The sun is a star. It is the star round which the earth and other planets revolve. In a way, we can say that sun is the head of solar family or solar system. Compared with the millions of other stars, the sun is a medium sized star and of average brightness. The sun appears to be larger and brighter because it is much more nearer to the earth than any other star. Thus, the star nearest to the earth is the sun. Though sun is the nearest star to the earth, even then it is at a distance of 150 x 106kilometres from the earth and light, travelling at a great speed of 300,000 kilometres per second, takes about 8 minutes to reach us from the sun.The sun is not a solid body. It consists mostly of hydrogen gas. In the centre of the sun, hydrogen atoms are continuously combining to produce atoms of helium. Each time an atom of helium is formed, tremendous amount of energy is released in the form of heat and light. It is this energy which makes the sun shine. The planets and other objects in the sky reflect a part of the sunlight falling on them due to which they become visible to us.

Even our earth reflects a part of the sunlight falling on it. So, if the earth is seen from a spaceship or moon, the earth will also appear as a bright object in space, just like other planets. The planets travel with the sun through millions of stars in our galaxy at a speed of about 70,000 kilometres per hour. The sun has nine major planets revolving round it.

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The Sun is the star at the center of the Solar System. It is almost spherical and consists of hot plasma interwoven with magnetic fields. It has a diameter of about 1,392,684 km (865,374 mi),[5] around 109 times that of Earth, and its mass (1.989×1030 kilograms, approximately 330,000 times the mass of Earth (M)) accounts for about 99.86% of the total mass of the Solar System.[14] Chemically, about three quarters of the Sun's mass consists of hydrogen, whereas the rest is mostly helium. The remaining 1.69% (equal to 5,600 M⊕) consists of heavier elements, including oxygencarbonneon and iron, among others.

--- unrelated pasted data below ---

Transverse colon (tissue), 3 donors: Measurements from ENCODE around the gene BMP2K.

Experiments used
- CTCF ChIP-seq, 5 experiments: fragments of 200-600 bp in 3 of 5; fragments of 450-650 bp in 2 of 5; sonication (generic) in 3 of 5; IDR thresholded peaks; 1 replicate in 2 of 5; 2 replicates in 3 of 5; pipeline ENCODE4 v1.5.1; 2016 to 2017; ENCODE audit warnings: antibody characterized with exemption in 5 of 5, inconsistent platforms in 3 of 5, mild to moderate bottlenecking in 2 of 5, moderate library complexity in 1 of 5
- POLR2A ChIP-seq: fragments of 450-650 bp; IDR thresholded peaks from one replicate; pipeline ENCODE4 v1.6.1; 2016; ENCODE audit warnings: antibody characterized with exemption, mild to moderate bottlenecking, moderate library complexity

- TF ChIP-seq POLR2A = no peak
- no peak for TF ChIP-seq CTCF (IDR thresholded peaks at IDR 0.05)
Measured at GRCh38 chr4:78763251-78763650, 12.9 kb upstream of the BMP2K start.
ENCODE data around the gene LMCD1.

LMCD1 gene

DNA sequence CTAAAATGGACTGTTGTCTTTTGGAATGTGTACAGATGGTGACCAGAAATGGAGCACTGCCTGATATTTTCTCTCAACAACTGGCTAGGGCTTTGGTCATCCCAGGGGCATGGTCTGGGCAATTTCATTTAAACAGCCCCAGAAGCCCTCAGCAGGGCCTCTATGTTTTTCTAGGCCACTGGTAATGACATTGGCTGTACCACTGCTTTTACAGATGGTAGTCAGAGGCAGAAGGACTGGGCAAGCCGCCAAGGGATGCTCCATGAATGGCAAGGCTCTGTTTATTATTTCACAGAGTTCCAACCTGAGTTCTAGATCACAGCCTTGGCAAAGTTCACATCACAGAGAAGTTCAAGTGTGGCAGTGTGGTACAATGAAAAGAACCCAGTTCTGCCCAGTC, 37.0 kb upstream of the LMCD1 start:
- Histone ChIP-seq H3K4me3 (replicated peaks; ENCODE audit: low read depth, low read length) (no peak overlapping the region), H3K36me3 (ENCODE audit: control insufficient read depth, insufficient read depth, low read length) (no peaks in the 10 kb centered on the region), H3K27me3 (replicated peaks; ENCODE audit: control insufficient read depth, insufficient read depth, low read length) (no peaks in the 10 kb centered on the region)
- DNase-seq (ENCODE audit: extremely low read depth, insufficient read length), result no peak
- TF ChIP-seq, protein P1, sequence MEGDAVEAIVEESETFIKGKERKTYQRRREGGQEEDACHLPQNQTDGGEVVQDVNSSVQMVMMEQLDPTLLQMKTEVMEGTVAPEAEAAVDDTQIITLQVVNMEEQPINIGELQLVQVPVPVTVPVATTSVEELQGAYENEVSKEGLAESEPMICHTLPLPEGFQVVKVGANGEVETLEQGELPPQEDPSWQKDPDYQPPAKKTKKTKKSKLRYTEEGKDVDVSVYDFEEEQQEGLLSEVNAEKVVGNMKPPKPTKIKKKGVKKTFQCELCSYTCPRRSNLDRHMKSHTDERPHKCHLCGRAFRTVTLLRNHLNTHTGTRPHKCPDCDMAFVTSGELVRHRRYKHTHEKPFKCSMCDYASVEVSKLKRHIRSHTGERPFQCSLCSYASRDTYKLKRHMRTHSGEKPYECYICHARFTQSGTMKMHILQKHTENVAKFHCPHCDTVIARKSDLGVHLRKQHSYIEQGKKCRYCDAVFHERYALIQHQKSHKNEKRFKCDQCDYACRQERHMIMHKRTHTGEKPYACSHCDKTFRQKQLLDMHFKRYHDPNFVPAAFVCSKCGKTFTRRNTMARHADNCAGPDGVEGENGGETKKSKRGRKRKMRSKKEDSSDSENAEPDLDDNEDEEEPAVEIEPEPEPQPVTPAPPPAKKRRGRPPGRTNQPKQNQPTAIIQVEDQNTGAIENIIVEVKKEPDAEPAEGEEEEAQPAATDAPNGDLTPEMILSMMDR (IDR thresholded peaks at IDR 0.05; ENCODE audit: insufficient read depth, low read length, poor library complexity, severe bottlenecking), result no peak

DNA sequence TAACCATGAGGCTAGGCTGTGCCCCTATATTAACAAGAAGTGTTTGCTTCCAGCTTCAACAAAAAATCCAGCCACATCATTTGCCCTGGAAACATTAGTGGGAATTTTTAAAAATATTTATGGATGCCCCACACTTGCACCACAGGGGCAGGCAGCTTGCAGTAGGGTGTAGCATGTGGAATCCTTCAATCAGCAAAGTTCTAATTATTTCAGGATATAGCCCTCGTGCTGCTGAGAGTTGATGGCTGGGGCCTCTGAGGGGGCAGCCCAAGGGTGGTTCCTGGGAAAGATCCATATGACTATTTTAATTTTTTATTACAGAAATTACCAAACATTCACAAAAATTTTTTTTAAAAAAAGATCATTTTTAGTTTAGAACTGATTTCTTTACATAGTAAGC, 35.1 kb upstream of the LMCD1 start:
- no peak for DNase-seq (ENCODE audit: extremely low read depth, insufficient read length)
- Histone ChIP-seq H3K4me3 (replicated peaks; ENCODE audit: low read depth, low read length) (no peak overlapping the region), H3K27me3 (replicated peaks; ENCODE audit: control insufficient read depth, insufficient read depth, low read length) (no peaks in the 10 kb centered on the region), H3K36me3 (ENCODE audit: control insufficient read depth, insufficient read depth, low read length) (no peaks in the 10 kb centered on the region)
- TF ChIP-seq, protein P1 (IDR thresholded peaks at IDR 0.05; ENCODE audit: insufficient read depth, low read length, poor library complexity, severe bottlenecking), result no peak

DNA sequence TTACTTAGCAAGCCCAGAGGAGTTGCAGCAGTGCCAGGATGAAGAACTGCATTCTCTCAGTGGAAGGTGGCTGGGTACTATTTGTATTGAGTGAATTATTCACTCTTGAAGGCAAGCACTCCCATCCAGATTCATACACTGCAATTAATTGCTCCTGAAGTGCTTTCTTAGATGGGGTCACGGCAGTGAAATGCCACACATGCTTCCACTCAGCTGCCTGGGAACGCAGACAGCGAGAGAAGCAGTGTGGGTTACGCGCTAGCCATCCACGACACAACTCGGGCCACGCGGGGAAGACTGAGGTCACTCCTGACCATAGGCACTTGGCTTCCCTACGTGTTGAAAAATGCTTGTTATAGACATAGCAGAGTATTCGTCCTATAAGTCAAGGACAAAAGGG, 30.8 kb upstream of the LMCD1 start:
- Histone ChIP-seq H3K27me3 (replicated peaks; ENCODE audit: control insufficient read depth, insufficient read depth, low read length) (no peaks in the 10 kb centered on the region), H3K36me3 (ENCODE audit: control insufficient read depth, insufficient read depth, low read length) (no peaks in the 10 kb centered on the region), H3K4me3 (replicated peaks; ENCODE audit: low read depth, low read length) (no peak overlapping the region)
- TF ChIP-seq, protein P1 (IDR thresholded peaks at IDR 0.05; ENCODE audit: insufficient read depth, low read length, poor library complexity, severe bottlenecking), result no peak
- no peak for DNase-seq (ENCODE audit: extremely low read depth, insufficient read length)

The Sun formed about 4.567 billion years ago from the gravitational collapse of a region within a large molecular cloud. Most of the matter gathered in the center, whereas the rest flattened into an orbiting disk that would become the Solar System. The central mass became increasingly hot and dense, eventually initiating thermonuclear fusion in its core. It is thought that almost all stars form by this process. The Sun is a G-type main-sequence star (G2V) based on spectral class and it is informally designated as a yellow dwarf because its visible radiation is most intense in the yellow-green portion of the spectrum. The Sun's color is white, with a CIE near (0.3, 0.3), when viewed from space or when high in the sky; when low in the sky, atmospheric scatteringrenders the Sun yellow, red, orange, or magenta. Despite its typical whiteness, most people mentally picture the Sun as yellow; the reasons for this are the subject of debate. In the spectral class label, G2 indicates its surface temperature, of approximately 5778 K (5505 °C, 9941 °F), and V indicates that the Sun, like most stars, is a main-sequence star, and thus generates its energy by nuclear fusion of hydrogen nuclei into helium. In its core, the Sun fuses about 620 million metric tons of hydrogen each second.[18][19]